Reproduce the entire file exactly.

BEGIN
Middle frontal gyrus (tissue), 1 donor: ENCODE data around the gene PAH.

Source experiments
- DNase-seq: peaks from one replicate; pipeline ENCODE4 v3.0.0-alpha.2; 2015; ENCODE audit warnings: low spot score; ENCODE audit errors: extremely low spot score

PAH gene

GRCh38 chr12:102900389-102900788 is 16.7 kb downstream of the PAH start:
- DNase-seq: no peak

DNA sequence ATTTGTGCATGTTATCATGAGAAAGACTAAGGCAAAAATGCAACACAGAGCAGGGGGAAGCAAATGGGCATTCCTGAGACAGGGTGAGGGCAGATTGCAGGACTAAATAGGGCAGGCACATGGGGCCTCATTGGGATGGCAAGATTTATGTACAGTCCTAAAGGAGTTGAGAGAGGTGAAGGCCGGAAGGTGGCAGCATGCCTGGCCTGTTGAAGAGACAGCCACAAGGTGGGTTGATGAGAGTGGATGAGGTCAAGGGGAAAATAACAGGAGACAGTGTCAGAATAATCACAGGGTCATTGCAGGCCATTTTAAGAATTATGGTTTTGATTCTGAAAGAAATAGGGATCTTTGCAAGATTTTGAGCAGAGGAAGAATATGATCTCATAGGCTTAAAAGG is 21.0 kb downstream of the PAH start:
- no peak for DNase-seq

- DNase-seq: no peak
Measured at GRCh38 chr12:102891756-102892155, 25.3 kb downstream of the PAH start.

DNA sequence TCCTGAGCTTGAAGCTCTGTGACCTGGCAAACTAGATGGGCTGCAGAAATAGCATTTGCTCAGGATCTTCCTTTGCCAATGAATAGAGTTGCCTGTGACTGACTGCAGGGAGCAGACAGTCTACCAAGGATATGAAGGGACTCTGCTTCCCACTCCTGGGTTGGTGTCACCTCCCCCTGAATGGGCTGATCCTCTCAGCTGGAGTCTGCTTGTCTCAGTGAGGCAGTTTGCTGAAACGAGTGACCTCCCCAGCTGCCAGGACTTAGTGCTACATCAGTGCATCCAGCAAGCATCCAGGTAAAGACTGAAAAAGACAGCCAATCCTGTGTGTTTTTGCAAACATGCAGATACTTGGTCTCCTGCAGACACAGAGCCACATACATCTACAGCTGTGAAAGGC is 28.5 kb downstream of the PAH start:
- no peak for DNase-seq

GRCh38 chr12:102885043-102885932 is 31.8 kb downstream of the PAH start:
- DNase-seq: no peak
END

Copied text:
Middle frontal gyrus (tissue), 1 donor: ENCODE data around the gene PAH.

Source experiments
- DNase-seq: peaks from one replicate; pipeline ENCODE4 v3.0.0-alpha.2; 2015; ENCODE audit warnings: low spot score; ENCODE audit errors: extremely low spot score

PAH gene

GRCh38 chr12:102900389-102900788 is 16.7 kb downstream of the PAH start:
- DNase-seq: no peak

DNA sequence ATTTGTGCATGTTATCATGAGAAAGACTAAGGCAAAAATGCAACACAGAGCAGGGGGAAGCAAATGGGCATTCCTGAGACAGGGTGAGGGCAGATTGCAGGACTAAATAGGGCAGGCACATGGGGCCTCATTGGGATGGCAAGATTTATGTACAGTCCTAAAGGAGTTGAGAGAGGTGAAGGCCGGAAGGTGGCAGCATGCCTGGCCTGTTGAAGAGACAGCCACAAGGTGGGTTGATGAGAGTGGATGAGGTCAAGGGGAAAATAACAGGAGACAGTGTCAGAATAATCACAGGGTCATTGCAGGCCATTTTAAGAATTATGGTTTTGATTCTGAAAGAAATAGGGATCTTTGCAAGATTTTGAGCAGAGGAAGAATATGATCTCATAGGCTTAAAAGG is 21.0 kb downstream of the PAH start:
- no peak for DNase-seq

- DNase-seq: no peak
Measured at GRCh38 chr12:102891756-102892155, 25.3 kb downstream of the PAH start.

DNA sequence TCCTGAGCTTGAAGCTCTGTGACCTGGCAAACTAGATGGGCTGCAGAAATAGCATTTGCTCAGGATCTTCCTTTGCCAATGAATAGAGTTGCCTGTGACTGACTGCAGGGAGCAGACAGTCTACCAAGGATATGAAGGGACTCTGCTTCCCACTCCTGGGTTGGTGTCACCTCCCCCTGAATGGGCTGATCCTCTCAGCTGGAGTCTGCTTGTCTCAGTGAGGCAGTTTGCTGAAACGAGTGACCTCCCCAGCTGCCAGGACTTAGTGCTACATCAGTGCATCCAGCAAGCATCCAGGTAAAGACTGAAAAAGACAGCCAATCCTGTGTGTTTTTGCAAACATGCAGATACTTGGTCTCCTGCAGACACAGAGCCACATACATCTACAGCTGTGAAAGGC is 28.5 kb downstream of the PAH start:
- no peak for DNase-seq

GRCh38 chr12:102885043-102885932 is 31.8 kb downstream of the PAH start:
- DNase-seq: no peak